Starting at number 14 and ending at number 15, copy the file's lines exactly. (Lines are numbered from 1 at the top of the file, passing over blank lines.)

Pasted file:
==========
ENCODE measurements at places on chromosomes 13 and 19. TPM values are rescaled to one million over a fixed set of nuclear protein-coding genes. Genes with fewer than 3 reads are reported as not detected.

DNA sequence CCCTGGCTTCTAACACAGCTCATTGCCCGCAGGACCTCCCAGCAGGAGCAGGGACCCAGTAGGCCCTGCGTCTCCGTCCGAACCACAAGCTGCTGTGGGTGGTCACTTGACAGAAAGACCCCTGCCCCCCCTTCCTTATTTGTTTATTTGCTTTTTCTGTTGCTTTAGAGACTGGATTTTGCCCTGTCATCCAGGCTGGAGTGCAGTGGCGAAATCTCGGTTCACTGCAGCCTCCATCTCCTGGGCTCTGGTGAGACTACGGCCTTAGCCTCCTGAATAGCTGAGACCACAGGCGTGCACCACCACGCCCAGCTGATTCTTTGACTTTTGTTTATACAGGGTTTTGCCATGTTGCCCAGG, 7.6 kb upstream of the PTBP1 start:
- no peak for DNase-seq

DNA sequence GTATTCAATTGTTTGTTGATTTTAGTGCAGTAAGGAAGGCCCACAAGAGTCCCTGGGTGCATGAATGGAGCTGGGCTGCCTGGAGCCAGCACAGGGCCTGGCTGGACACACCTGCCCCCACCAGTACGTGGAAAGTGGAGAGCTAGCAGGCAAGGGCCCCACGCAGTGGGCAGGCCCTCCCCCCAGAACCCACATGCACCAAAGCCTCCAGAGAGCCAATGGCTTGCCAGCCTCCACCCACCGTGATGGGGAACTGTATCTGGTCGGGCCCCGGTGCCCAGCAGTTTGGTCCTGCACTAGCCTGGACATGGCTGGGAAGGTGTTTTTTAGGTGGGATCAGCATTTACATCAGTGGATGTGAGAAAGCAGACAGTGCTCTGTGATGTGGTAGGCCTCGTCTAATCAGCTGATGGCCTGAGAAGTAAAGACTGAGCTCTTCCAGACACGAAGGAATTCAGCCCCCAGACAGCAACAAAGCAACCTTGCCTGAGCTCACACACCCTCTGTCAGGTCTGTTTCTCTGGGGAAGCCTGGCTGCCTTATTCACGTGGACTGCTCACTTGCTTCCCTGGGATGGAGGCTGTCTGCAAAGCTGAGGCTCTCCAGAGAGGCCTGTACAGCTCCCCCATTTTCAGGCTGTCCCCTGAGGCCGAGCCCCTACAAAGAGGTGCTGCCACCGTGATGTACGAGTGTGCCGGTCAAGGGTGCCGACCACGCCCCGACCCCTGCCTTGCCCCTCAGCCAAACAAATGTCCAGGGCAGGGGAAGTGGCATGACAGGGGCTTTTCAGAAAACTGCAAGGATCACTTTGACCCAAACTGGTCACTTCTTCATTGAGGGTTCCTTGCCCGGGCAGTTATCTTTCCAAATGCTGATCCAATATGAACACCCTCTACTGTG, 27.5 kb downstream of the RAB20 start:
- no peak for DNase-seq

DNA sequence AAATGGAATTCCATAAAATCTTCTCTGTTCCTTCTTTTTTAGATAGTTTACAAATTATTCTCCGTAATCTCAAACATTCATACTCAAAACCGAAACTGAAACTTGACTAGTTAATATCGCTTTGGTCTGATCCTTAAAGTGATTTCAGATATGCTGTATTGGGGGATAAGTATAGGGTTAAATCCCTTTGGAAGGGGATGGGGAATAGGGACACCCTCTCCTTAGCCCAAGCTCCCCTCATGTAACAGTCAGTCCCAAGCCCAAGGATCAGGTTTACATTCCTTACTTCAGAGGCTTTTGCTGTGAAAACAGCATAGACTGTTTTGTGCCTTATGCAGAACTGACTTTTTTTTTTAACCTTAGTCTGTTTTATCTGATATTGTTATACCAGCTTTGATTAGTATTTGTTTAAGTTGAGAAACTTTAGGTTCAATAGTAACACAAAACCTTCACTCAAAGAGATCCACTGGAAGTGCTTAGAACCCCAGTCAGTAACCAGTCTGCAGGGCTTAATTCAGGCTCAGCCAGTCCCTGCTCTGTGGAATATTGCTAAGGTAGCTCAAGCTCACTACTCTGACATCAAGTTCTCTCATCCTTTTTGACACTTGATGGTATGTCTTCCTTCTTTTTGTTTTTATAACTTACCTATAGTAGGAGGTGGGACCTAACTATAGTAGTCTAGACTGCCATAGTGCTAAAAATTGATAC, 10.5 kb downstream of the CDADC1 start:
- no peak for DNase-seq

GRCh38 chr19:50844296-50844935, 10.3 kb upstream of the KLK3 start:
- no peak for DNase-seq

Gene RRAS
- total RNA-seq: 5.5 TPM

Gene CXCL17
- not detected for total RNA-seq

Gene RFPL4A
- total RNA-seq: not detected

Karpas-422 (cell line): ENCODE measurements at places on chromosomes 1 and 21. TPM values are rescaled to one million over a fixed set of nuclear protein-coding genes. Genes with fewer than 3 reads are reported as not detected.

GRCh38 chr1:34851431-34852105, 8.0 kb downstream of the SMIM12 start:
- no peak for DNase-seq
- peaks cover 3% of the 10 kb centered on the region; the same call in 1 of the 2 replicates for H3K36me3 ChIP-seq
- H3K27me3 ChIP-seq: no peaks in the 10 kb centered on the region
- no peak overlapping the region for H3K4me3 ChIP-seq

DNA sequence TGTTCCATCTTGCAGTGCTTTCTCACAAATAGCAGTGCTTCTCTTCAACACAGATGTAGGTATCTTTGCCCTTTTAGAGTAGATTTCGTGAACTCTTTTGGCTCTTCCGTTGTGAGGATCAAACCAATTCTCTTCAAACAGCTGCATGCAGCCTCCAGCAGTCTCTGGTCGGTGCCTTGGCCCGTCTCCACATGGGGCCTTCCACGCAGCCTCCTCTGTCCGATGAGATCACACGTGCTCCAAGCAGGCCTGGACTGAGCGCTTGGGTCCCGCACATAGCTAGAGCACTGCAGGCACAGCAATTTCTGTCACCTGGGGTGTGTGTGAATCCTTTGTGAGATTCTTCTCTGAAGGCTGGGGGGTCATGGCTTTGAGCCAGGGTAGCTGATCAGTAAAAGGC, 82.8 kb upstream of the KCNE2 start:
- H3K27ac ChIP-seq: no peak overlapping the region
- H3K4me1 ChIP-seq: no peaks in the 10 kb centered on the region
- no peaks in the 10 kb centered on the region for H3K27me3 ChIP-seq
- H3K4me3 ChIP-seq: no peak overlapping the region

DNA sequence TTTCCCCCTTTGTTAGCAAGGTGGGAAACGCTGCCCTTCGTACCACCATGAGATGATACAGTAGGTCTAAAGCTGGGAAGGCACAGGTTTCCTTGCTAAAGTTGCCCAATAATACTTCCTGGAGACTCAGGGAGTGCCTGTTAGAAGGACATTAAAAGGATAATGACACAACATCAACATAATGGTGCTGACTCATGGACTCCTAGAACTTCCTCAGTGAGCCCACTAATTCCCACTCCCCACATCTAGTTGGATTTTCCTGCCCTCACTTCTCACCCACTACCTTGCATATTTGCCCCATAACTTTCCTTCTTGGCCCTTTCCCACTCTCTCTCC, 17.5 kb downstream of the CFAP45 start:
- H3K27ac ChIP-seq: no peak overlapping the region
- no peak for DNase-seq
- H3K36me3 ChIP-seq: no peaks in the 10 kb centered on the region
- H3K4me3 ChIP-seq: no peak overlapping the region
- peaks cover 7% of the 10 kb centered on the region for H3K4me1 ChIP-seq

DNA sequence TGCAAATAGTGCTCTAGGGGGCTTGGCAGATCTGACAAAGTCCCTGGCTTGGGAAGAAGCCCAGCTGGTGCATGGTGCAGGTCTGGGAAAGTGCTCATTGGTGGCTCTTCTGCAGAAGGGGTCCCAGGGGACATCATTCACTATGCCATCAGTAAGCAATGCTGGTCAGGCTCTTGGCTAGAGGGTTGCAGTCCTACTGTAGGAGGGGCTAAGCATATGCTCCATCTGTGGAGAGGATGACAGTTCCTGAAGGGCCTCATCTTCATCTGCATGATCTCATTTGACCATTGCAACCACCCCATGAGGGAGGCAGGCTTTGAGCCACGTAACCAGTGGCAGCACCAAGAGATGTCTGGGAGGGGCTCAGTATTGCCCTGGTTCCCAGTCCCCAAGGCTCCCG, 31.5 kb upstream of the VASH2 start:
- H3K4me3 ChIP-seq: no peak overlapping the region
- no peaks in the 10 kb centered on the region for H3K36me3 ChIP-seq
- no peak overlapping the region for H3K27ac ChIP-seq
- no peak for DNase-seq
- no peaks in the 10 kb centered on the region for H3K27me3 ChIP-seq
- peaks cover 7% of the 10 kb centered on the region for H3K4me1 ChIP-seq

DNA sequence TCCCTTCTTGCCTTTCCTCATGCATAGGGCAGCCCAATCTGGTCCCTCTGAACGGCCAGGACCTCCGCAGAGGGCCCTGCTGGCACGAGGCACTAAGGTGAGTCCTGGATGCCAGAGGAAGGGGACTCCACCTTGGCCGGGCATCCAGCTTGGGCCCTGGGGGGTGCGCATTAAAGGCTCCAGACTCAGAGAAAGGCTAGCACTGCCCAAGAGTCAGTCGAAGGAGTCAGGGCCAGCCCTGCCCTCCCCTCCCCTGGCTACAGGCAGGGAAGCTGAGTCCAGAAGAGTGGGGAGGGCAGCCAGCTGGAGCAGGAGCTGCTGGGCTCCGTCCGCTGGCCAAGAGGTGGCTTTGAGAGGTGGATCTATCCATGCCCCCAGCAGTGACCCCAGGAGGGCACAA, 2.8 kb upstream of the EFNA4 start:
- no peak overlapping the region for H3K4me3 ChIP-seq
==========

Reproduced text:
Gene RFPL4A
- total RNA-seq: not detected